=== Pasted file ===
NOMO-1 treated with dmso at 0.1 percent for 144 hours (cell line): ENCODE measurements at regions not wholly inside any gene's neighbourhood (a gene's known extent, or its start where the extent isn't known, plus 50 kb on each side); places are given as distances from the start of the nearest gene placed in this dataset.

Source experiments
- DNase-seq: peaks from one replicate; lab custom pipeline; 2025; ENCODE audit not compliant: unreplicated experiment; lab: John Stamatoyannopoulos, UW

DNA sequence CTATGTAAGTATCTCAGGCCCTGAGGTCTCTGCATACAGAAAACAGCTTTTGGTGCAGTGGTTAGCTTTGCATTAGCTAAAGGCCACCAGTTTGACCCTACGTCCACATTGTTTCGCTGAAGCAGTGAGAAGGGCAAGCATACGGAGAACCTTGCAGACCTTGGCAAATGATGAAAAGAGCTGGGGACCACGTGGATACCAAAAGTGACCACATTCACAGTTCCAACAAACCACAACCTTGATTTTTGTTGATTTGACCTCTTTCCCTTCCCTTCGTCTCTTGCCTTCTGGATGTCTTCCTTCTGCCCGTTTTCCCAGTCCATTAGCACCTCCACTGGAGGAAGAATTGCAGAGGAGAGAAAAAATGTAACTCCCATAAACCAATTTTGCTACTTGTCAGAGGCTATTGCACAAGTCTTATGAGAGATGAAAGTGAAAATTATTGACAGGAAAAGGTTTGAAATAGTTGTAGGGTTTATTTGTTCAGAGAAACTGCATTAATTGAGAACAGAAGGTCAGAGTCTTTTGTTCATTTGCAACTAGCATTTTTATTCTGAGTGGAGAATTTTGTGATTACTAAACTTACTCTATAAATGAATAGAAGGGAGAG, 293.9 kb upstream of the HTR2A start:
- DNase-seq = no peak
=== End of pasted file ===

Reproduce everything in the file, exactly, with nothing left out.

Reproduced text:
NOMO-1 treated with dmso at 0.1 percent for 144 hours (cell line): ENCODE measurements at regions not wholly inside any gene's neighbourhood (a gene's known extent, or its start where the extent isn't known, plus 50 kb on each side); places are given as distances from the start of the nearest gene placed in this dataset.

Source experiments
- DNase-seq: peaks from one replicate; lab custom pipeline; 2025; ENCODE audit not compliant: unreplicated experiment; lab: John Stamatoyannopoulos, UW

DNA sequence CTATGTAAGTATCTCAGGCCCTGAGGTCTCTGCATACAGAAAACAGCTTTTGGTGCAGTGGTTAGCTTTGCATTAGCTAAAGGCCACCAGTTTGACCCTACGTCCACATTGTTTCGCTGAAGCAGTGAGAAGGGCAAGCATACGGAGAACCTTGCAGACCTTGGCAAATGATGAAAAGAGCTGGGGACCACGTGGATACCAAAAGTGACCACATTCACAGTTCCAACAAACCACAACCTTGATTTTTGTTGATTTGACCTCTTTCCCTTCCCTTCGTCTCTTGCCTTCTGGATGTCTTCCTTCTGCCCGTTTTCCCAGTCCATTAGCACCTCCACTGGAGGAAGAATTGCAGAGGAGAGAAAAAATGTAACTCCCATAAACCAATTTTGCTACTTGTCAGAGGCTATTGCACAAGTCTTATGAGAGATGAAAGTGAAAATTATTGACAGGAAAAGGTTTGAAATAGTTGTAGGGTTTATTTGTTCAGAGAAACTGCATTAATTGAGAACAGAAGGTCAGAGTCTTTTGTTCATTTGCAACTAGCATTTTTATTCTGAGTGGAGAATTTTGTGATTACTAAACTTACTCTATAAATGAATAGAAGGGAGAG, 293.9 kb upstream of the HTR2A start:
- DNase-seq = no peak